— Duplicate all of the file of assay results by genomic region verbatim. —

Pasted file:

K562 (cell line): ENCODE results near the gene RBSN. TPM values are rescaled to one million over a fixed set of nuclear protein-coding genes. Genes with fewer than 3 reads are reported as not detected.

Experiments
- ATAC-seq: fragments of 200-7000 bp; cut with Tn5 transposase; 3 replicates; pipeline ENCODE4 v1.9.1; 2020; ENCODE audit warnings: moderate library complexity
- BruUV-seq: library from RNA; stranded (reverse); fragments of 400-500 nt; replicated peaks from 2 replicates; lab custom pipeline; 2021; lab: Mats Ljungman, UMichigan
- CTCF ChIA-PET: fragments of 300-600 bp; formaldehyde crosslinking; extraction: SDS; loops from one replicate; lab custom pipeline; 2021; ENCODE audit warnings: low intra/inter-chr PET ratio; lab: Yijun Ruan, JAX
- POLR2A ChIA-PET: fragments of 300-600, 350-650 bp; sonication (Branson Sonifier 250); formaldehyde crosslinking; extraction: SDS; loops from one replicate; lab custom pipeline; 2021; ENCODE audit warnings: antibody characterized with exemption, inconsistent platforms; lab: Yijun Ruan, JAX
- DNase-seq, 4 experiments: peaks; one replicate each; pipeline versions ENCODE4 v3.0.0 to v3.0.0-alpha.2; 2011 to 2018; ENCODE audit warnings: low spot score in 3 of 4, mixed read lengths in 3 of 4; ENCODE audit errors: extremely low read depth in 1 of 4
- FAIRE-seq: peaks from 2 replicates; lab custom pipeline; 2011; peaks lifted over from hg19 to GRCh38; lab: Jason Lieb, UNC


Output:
K562 (cell line): ENCODE results near the gene RBSN. TPM values are rescaled to one million over a fixed set of nuclear protein-coding genes. Genes with fewer than 3 reads are reported as not detected.

Experiments
- ATAC-seq: fragments of 200-7000 bp; cut with Tn5 transposase; 3 replicates; pipeline ENCODE4 v1.9.1; 2020; ENCODE audit warnings: moderate library complexity
- BruUV-seq: library from RNA; stranded (reverse); fragments of 400-500 nt; replicated peaks from 2 replicates; lab custom pipeline; 2021; lab: Mats Ljungman, UMichigan
- CTCF ChIA-PET: fragments of 300-600 bp; formaldehyde crosslinking; extraction: SDS; loops from one replicate; lab custom pipeline; 2021; ENCODE audit warnings: low intra/inter-chr PET ratio; lab: Yijun Ruan, JAX
- POLR2A ChIA-PET: fragments of 300-600, 350-650 bp; sonication (Branson Sonifier 250); formaldehyde crosslinking; extraction: SDS; loops from one replicate; lab custom pipeline; 2021; ENCODE audit warnings: antibody characterized with exemption, inconsistent platforms; lab: Yijun Ruan, JAX
- DNase-seq, 4 experiments: peaks; one replicate each; pipeline versions ENCODE4 v3.0.0 to v3.0.0-alpha.2; 2011 to 2018; ENCODE audit warnings: low spot score in 3 of 4, mixed read lengths in 3 of 4; ENCODE audit errors: extremely low read depth in 1 of 4
- FAIRE-seq: peaks from 2 replicates; lab custom pipeline; 2011; peaks lifted over from hg19 to GRCh38; lab: Jason Lieb, UNC